Monday, 31 August 2015

What drives the plates?

The new ELI today is 'What drives the plates? - using a pupil model to demonstrate that slab pull is the main plate-driving force'

Recent evidence has shown that the traditional view of mantle convection being the main driving force in lithospheric plate movement is probably incorrect. If it were the main driving force, then plates with the largest surface area would move fastest because they would have the largest area on which the mantle convection forces would act – this is not the case. However, those plates that have the longest subducting margins, with geophysical evidence of the deepest subduction slabs, do seem to be moving fastest – which is why this is now considered to be the main driving force. A fourth force that might be important is subduction suction where the old, cold oceanic plate subduction trench migrates towards the oceanic ridge pulling the over-riding plate behind it. Some geophysicists argue that this is an important driver of plate movement.
There are many plate tectonic ELIs on our website.

Monday, 24 August 2015

‘Tagging’ water molecules – to explore the water cycle

Have you tried this thought experiment to investigate the water cycle? "‘Tagging’ water molecules – to explore the water cycle" is one of a series of ELIs about the water cycle.

Pupils carry out a thought experiment to visualise the movement of an imaginary ‘tagged’ bright blue water molecule as it moves through various parts of the water cycle. Molecules can actually be ‘tagged’ and traced using radioactive isotopes, so the principle is used – if not the bright blue colour.
There are five Earthlearningidea Water Cycle activities and they demonstrate pupils' progression of thinking skills. They can be found in the index on the website under 'Water cycle'.

Monday, 17 August 2015

Evidence for continental drift

'Did the continents move for you?' In this ELI+ activity, pupils plot the movement of continents using apparent polar wandering curves.

By doing this Earthlearningidea pupils can:-
- appreciate that magnetic minerals become magnetised in the direction of the Earth’s magnetic field;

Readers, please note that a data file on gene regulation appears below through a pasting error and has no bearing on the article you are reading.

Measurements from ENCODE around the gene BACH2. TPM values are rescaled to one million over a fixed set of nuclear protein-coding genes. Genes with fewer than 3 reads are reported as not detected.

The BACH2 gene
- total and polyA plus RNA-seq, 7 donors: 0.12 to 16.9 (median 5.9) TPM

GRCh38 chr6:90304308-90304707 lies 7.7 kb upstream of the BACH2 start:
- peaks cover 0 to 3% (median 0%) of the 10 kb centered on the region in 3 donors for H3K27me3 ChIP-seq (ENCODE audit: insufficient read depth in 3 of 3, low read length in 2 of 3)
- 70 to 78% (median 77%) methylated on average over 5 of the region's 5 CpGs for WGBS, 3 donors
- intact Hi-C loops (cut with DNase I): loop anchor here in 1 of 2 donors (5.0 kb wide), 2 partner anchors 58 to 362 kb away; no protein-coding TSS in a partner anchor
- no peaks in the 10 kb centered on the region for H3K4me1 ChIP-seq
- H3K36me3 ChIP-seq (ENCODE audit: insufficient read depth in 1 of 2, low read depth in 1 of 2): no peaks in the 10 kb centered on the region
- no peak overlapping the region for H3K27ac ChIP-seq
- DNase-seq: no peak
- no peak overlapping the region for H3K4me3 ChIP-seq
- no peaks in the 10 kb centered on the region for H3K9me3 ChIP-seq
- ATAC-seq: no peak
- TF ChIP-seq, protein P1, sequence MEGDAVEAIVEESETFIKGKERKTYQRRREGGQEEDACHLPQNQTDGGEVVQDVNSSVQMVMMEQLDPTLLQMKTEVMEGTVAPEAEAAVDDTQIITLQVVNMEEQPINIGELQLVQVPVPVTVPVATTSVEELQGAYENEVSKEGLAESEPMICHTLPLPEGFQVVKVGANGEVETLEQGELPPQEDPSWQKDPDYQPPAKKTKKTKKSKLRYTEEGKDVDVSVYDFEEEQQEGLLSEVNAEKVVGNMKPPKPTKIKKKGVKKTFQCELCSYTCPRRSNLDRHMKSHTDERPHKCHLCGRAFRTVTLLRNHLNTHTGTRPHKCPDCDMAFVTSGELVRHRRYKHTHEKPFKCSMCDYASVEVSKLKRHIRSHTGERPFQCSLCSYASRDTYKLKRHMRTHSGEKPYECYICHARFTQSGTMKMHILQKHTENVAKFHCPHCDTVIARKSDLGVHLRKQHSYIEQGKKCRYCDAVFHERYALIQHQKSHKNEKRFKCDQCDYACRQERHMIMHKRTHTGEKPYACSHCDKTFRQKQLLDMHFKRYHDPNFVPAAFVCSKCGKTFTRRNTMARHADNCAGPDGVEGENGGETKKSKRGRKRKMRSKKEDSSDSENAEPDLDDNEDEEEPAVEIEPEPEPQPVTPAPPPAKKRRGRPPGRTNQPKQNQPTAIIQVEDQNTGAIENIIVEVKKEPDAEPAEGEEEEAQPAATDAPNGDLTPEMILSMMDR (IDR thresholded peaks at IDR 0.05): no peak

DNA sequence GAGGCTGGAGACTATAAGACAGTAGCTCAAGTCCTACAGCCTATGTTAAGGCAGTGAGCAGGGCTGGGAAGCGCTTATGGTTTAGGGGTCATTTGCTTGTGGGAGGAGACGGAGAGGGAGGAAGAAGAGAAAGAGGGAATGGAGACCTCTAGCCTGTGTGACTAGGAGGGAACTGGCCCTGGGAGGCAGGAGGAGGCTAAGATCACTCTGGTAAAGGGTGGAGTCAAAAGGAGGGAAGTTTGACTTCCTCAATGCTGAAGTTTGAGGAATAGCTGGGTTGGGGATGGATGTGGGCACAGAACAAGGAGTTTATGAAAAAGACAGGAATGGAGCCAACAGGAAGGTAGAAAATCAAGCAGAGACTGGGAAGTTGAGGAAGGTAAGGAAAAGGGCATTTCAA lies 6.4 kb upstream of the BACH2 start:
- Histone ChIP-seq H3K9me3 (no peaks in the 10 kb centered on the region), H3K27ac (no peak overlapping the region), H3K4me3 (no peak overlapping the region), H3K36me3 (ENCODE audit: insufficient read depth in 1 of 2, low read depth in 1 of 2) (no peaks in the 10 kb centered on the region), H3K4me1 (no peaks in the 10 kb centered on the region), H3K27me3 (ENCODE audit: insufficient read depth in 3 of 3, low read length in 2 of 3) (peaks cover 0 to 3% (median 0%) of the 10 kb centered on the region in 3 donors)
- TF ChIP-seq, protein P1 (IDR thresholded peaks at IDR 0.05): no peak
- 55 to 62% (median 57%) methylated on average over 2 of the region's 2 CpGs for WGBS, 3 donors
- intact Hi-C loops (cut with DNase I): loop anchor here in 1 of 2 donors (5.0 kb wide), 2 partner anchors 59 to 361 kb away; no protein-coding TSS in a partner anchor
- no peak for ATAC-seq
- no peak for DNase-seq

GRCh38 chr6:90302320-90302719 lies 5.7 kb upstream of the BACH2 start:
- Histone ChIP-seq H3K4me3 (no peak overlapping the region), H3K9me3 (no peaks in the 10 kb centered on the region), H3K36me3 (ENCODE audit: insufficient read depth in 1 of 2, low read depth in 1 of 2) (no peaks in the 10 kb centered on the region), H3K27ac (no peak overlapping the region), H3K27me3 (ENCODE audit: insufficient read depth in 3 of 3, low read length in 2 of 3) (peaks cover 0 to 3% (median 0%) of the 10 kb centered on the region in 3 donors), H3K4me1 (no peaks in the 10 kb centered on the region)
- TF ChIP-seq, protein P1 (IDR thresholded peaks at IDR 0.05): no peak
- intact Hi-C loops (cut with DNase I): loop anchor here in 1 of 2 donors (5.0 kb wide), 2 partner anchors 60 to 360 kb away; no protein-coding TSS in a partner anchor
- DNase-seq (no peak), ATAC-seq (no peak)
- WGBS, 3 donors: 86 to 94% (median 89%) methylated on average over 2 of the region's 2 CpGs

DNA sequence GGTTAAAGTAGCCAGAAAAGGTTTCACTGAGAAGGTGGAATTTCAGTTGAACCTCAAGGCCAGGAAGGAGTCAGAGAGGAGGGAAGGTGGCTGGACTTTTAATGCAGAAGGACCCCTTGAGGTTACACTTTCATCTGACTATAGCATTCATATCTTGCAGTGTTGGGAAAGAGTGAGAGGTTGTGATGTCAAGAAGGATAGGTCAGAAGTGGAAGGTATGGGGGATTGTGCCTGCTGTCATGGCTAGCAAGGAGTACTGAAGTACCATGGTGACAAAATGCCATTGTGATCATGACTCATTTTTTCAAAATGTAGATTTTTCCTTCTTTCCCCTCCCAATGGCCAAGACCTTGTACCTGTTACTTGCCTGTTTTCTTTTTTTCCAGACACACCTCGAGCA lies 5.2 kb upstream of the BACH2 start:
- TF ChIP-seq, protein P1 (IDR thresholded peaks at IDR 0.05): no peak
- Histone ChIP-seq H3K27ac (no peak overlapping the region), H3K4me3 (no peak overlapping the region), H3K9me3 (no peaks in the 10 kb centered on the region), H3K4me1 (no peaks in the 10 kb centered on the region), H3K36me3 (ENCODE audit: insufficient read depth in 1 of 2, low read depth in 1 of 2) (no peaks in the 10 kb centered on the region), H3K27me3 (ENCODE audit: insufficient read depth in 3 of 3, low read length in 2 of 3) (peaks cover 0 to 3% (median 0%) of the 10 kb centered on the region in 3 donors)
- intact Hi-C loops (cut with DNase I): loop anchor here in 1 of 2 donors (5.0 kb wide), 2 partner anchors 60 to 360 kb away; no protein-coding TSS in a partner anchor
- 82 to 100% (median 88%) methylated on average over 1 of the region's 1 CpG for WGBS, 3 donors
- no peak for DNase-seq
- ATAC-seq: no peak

- by recording this remanent magnetisation, it is possible to construct apparent polar wandering curves for each continent;
- realise that the magnetic pole has not wandered but the apparent curve can be used to determine the position of the continents at the time of the formation of the rocks with the magnetic minerals;
- the apparent polar wandering curves give good evidence for continental drift.
Other related activities can be found on the website.

Monday, 10 August 2015

Fossilise! A game about fossils

A rainy day in the holidays? Try 'Fossilise!' This ELI is a game about how fossils form and survive. You collect cards as you play the game and, of course, everyone wants to win to collect the Gold Nugget card.

You will need copies of the game and the cards, some scissors to cut out the cards and counters, dice and shakers.
More activities for children to try at home can be found on our website, although they will need adult supervision as they are designed primarily for use in schools.

Monday, 3 August 2015

Karstic scenery - modelling chemical weathering

The new ELI published today is 'Karstic scenery - in 60 seconds: modelling the chemical weathering of limestone'.

 In this activity pupils compare the results of water on sugar cubes with features which develop as a result of the chemical weathering of limestone.
Many more activities about weathering can be seen on the home page of our website under 'Activities related to the new ELI'.

Saturday, 1 August 2015